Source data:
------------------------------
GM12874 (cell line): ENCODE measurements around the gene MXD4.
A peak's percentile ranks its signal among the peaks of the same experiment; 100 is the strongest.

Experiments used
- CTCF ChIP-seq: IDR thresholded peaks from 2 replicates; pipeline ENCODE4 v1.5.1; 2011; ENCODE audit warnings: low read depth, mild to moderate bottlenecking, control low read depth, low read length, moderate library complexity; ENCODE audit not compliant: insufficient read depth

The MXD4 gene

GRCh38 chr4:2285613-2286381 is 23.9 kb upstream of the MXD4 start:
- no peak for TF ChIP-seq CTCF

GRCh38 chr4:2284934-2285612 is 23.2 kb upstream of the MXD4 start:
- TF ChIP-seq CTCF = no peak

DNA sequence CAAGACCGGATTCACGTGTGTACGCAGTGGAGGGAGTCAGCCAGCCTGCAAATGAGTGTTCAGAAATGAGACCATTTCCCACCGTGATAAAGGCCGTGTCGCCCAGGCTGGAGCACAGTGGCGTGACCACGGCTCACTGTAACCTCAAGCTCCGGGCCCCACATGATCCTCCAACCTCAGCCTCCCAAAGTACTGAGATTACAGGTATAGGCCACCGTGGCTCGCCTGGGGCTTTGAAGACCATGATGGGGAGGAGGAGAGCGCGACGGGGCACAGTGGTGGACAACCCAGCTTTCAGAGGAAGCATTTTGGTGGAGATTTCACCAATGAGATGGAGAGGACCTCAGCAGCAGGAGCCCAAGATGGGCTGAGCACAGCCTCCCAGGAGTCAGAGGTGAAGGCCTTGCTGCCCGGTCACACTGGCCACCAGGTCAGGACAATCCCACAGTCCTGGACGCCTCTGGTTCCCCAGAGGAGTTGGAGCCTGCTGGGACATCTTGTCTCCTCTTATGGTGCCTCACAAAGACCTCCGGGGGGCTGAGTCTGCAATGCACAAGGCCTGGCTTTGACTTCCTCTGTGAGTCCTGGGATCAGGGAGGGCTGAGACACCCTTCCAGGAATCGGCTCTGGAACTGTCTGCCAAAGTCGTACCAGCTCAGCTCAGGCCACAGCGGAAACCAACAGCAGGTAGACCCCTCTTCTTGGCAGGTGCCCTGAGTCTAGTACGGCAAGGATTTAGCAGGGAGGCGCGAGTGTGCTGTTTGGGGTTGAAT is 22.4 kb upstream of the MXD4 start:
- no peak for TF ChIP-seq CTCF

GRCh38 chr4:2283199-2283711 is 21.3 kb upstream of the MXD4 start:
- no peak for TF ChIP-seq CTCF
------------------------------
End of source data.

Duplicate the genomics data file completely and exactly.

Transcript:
GM12874 (cell line): ENCODE measurements around the gene MXD4.
A peak's percentile ranks its signal among the peaks of the same experiment; 100 is the strongest.

Experiments used
- CTCF ChIP-seq: IDR thresholded peaks from 2 replicates; pipeline ENCODE4 v1.5.1; 2011; ENCODE audit warnings: low read depth, mild to moderate bottlenecking, control low read depth, low read length, moderate library complexity; ENCODE audit not compliant: insufficient read depth

The MXD4 gene

GRCh38 chr4:2285613-2286381 is 23.9 kb upstream of the MXD4 start:
- no peak for TF ChIP-seq CTCF

GRCh38 chr4:2284934-2285612 is 23.2 kb upstream of the MXD4 start:
- TF ChIP-seq CTCF = no peak

DNA sequence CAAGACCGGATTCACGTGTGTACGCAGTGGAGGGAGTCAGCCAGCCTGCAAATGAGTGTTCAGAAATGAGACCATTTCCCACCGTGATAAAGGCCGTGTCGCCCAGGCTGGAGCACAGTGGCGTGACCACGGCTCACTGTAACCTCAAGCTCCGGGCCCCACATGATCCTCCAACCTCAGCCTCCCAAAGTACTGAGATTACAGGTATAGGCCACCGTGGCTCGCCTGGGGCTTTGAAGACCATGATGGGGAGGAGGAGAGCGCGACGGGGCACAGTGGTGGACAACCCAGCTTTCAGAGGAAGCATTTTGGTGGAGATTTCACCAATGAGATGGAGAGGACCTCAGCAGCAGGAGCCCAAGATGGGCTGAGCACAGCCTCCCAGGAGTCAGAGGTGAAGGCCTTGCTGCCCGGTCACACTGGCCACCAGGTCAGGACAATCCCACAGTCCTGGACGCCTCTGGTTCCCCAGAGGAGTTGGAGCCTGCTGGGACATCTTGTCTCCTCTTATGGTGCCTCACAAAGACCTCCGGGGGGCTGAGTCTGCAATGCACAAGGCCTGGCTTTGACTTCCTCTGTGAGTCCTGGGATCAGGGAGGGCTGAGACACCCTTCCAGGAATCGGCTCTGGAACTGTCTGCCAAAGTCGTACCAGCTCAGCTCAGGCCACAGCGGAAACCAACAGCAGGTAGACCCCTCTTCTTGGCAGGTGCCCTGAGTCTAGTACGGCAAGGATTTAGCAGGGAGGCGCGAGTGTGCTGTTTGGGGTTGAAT is 22.4 kb upstream of the MXD4 start:
- no peak for TF ChIP-seq CTCF

GRCh38 chr4:2283199-2283711 is 21.3 kb upstream of the MXD4 start:
- no peak for TF ChIP-seq CTCF